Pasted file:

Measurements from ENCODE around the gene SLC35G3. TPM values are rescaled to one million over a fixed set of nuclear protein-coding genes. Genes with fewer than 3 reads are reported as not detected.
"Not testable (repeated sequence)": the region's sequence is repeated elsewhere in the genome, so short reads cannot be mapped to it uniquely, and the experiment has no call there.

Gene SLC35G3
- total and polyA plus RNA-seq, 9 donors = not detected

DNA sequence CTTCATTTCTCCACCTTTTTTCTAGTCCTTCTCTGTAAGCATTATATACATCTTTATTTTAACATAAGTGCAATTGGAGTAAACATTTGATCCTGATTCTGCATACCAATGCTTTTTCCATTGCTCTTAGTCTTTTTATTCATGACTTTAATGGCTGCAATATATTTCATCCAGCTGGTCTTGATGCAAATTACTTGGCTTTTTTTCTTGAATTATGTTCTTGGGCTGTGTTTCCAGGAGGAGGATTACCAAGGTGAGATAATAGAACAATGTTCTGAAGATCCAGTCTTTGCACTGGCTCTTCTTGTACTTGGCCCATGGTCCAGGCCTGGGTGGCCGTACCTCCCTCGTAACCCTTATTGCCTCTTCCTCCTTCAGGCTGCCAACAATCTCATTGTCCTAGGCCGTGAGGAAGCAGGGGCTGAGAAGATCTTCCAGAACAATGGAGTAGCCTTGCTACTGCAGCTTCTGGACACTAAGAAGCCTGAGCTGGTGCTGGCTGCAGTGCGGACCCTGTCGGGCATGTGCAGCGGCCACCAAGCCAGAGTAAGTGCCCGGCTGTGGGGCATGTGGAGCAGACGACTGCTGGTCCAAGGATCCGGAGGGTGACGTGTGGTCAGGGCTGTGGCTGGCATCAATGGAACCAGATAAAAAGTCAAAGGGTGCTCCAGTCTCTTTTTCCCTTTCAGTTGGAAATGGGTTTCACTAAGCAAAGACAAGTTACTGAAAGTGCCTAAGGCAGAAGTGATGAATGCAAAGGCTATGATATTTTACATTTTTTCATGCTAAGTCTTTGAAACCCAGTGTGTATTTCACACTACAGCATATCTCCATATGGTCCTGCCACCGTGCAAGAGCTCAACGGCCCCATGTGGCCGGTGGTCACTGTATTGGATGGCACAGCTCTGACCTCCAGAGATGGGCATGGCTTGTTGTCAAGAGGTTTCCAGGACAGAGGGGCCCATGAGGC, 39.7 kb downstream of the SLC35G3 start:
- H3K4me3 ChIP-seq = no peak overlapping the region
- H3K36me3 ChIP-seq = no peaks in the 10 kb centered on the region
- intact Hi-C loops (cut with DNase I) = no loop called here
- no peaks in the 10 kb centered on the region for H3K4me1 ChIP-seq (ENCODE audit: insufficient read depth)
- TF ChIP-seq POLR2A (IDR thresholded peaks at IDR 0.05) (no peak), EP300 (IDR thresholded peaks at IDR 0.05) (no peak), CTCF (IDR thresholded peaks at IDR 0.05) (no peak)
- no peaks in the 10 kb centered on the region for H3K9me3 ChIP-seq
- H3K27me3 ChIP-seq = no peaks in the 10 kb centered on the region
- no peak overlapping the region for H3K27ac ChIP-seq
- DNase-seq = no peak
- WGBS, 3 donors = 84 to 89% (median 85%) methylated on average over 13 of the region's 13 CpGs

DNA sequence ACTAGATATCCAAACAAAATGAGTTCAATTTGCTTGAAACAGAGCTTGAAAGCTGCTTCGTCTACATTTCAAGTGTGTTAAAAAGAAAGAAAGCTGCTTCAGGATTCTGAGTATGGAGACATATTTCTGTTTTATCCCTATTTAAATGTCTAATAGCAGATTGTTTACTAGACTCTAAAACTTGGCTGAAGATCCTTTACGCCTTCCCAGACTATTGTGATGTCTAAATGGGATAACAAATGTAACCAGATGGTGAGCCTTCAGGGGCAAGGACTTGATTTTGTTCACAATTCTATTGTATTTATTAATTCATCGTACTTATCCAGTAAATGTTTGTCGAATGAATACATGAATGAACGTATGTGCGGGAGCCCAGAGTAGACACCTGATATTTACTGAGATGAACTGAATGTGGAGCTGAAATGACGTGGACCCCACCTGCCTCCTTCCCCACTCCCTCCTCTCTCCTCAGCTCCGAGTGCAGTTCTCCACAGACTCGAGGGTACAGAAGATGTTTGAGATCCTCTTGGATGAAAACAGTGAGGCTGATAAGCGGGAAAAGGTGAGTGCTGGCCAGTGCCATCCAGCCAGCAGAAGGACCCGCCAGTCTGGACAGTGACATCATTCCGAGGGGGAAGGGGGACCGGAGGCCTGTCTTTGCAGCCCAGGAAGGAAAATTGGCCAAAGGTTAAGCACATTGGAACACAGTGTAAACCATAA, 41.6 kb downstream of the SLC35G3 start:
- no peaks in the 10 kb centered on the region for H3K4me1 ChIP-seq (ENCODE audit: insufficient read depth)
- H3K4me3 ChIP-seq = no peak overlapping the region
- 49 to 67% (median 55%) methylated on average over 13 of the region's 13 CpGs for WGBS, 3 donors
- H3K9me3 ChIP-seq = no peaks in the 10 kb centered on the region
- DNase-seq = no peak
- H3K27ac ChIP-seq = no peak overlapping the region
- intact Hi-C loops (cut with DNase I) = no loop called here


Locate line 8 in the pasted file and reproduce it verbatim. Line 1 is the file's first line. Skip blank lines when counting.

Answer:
- intact Hi-C loops (cut with DNase I) = no loop called here